The most depressing conversation I’ve ever heard

For as long as I can remember I have said that parenting sucks, being a dad rocks, and being a father comes with a weight of responsibility I still can’t get my head around.
Today was a dad day.
Or it should have been.
Today should have rocked.

One of my big dad things is birthday cakes. The decorations are always themed to match the appropriate party, they take hours to decorate and are meticulously detailed.
And arrogance aside, they are universally applauded as looking A-M-A-Z-I-N-G !-!-!

Today was a day for cake decorations.
But today, whilst the concept worked, the execution fell pitifully short of my usual standard.

Hanging over my head is a cloud: this could be the last time I get to do this.
And I am so close to tears.
Not for me, but because I’ve let my kid down.
And if this does turn out to be the last time I make their birthday cake, I’m torn apart that it’s not what they have come to expect, and what they deserve.

There’s no time to start again from scratch. What’s done us done. Badly or not.

I need to get out of the house.
I make my excuses, and go to get some fresh air.
Presumably my Wife knows as well as I do that that means I’m going to the pub.
I’m going to drown my sorrows … albeit with no intention of actually drinking enough to drown … for a change.

As I walk to the pub, I can’t help but muse on the phrase – drown your sorrows.

When it comes to the subject of divorce, it was me that loaded the gun. Me that made the threats.
It is oft said that many suicide attempts aren’t truly intended to succeed, but are rather cries for help. One wonders how many second attempts succeed because no one listened to the first.
Can the same be said for threats to leave?
Recently it has been my Wife that has mentioned divorce as a realistic prospect and I find myself standing with my back to the fan, staring down the barrel of the shit cannon and wondering if it’s loaded.

Maybe now I’m drowning, not waving.

I find a quiet corner of the bar and take a seat. Unexpectedly I see, at the table across from me, sat alone, a kid about the same age as mine. They are far, far too young to be sat in the pub on their own, so I have to do a double take. (It turns out their dad is sat at the bar.) They pay me no heed, focussed instead on the screen of their tablet.
As I sip my pint of self-pity, I intermittently hear the kid’s voice, and realise they must be Skype-ing a friend (or whatever it is the kids do these days).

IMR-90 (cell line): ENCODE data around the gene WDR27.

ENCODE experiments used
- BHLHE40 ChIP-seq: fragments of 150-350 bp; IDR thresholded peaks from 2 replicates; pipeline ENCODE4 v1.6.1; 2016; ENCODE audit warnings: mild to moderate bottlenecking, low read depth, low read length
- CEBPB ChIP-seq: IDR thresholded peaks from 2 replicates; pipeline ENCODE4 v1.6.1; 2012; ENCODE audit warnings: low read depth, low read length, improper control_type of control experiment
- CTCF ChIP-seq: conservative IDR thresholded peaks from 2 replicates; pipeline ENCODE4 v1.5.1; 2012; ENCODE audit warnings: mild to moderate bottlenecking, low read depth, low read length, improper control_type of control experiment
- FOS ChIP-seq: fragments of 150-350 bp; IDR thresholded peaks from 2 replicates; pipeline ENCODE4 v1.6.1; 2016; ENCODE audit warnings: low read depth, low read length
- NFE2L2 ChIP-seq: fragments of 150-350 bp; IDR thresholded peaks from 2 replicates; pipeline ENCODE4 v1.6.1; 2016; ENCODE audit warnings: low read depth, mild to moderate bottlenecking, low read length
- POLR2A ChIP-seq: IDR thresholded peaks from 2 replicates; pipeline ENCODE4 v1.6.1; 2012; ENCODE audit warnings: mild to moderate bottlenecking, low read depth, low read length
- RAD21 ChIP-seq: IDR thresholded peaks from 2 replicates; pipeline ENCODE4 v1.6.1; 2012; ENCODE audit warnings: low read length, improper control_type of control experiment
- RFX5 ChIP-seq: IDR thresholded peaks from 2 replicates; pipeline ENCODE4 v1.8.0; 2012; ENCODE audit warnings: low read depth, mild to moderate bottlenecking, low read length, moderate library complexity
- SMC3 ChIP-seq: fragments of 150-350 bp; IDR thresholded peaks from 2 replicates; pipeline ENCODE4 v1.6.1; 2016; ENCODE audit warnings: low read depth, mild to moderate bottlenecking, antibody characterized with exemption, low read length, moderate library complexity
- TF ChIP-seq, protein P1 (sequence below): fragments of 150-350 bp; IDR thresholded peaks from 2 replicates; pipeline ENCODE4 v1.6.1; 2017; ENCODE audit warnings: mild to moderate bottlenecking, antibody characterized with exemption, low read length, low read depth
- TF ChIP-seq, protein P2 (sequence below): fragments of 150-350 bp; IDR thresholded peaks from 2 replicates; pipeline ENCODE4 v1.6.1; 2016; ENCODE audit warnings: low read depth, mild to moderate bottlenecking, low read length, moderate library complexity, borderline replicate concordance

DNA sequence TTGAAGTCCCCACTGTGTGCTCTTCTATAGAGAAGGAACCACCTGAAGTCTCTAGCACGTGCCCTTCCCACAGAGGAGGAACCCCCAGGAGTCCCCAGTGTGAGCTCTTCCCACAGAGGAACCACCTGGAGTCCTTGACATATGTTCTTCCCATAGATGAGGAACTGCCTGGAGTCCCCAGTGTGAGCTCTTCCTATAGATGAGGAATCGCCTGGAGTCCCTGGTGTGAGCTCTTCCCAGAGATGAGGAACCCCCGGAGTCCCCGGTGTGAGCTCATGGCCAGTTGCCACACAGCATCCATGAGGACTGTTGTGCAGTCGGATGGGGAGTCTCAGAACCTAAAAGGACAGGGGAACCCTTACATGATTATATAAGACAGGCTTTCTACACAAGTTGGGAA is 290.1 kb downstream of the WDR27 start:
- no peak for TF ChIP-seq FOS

I can only hear one side of the conversation:

Did your mum and dad separate?
Oh. That s sad.
Do you get to see him?
Nearly everybody’s mum & dad in our class have separated.

And as I thumb this into my smartphone, over the pub’s stereo, Annie Lennox sings some of them want to use you, some of them want to get used by you …

4 Responses to “The most depressing conversation I’ve ever heard”

  1. corsetandstockings Says:

    This made me feel so sad but also, having been there, filled me with hope (for you all)
    It will be painful, it is now, but in the long run you can all move on
    Thinking of you…

  2. Yes, a tough conversation to hear, I’m sure.
    I just want to remind you of one thing: before, parents stayed together because they had no choice.
    Usually the mother had no way to move out without fearing being on the street with her kids ( women rarely had good paying jobs at the time). I just read a book written by a friend where this same subject was a leitmotiv as important as the abuse suffered.
    One of the difficult things for me, still, years down the line, is to not have the time or energy to throw the wonderful themed parties I used to throw.

    As for the divorce threats… it reminds me of my marriage again: I asked, pleaded for years to do something about the state of our marriage.
    And then, all of a sudden, when he started to feel me slip away,he gave me an ultimatum of sorts.
    But wasn’t ready to follow through with the needed counseling. Eventually, I am the one who said ‘enough’.

    Don’t feel threatened about mention of divorce. It’s also a way to try and get us back to behave as before, like they expect.
    If you need to, get in touch with an association that supports victims of domestic violence, be it emotional, financial, sexual or physical, even though the last one didn’t concern either of us. At least I hope for you.

    Hang in there. The kids will have to get used to a different setting with their parents. But at least know that they won’t suffer bullying from their peers because of the divorce, like it happened to kids in our generation.

    • I don’t remember any of my peers with divorced parents ever suffering bullying. And there were several
      As for fear of divorce – if you’re going to play with guns, you have to expect someone to pull the trigger, whether you want a death or not.

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